I returned from Belfast in December from the trial of Pastor James McConnell, the preacher who described Islam as “satanic” and was prosecuted for stating he wouldn’t trust Muslims.
I got home to find I’d newly been blacklisted as anti-Muslim by one lobbying database on account of an article I had published in ‘The Irish Times’ that week in support of the academic freedom of Pastor McConnell and myself, as Christian and Muslim, to disagree about theological ideas.
My name as a Muslim academic and clergyman therefore now stands alongside that of far-right terrorist, Anders Breivik, the British National Party, Le Pen’s Front National and various other Muslim-hating political groups.
It does so because some self-appointed, white, liberal thought-vigilantes who are not themselves Muslim, nor from my ancient Muslim family heritage, nor having any theological training in Islamic Studies and its schools of thought, have decided that in supporting the pastor’s freedom of speech, I’m the very first imam who is apparently now also an “Islamophobe”.
I wrote to these cosy white folks asking for a conversation with me person-to-person, to consider the arrogance with which such pigeon-holing of another human being disregards my lifelong lefty politics and campaigning with other clergy on anti-war causes, global poverty, corporate tax evasion by multinationals, justice for asylum seekers, sexual abuse in churches and other faiths.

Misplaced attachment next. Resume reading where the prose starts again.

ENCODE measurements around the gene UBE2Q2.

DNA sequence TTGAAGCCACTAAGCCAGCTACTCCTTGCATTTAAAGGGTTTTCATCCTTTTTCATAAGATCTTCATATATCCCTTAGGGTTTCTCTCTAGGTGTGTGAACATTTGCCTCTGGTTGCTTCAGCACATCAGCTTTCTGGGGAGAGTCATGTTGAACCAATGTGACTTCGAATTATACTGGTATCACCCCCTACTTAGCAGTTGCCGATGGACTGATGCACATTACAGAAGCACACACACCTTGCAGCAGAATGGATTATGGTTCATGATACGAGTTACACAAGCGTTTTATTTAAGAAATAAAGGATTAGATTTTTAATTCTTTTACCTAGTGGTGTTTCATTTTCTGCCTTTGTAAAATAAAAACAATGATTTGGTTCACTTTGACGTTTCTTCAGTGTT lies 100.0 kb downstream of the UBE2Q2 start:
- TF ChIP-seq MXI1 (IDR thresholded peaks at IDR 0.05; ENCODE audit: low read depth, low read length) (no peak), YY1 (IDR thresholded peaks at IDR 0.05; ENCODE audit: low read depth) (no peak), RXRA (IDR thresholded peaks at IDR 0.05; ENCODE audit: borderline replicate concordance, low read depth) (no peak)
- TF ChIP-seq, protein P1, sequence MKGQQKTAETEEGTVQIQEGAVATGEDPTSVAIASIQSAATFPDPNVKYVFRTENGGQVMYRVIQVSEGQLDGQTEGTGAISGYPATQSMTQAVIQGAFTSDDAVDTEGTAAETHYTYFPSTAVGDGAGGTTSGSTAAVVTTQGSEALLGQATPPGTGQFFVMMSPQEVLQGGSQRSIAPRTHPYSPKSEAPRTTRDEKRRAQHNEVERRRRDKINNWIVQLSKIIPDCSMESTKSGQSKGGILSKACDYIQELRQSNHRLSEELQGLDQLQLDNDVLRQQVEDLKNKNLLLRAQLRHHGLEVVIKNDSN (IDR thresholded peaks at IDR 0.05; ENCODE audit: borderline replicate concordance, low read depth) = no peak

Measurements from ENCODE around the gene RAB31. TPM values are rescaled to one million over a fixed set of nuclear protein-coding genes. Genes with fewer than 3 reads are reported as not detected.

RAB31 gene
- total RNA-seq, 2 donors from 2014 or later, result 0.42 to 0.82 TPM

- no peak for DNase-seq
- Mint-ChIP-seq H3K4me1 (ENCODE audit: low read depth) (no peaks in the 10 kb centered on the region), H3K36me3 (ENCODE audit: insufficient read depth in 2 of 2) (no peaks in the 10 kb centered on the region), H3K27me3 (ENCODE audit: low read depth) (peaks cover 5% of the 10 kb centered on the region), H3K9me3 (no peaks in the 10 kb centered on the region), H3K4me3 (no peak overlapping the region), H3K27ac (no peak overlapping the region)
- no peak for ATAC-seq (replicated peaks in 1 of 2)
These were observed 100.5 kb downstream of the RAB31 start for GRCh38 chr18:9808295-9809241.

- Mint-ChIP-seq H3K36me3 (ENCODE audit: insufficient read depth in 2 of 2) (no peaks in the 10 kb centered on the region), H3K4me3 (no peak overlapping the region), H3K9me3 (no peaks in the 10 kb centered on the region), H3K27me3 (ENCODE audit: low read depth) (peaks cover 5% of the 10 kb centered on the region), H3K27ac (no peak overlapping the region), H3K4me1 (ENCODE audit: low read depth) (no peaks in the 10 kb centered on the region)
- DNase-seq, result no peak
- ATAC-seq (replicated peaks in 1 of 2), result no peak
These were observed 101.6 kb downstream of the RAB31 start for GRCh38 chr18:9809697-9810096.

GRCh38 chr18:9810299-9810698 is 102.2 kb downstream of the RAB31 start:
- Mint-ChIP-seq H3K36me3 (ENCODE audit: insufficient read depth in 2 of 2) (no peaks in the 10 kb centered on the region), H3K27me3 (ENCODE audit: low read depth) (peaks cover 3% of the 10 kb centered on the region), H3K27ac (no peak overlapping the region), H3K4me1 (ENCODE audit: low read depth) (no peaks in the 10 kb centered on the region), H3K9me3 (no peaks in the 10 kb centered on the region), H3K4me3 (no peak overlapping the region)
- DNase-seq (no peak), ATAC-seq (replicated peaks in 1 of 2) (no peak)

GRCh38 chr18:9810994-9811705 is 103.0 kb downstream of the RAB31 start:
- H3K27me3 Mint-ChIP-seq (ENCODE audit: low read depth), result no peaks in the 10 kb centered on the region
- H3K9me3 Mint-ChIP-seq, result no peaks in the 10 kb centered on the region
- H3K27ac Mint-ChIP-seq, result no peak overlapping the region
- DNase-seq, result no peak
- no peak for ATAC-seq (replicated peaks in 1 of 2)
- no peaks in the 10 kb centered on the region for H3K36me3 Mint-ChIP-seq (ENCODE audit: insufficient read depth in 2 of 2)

But so far, stony silence.
This extra-judicial sentencing naturally evoked memories of the coldness of Laganside Magistrates Court, where I sat with the comforting hand on my shoulder of Patrick McCafferty, a gentle-hearted Catholic priest whose religion had also been strongly critiqued by James McConnell, and who had responded to hurtful comment as the man of God he is, with tea, honest doctrinal disagreement and the nurturing of a twenty-year Catholic-Protestant friendship with the pastor.
Together, Paddy and I watched in dismay as an elderly man of my father’s age and outlook (though my dad is even more stubborn than Jim) was dissected like the cadaver we cut up at Medical School, his words anatomised with the scalpel of prosecutors and aggravated by slick interviewers in the exhibited TV recordings.
James McConnell floundered as it was insisted he find words – the right words – to explain properly his honest fear of a hydra-headed phenomenon of Islamist ideology when those of us who work as full-time experts in the field have failed yet to find those words.
Here, flesh, blood and heartfelt candour met the steel, stone and artful sophistry of the criminal justice system, and how I saw in that moment the scornful face of Pontius Pilate looking upon James McConnell’s rude words and sneering, “Quid est veritas? What is truth?”.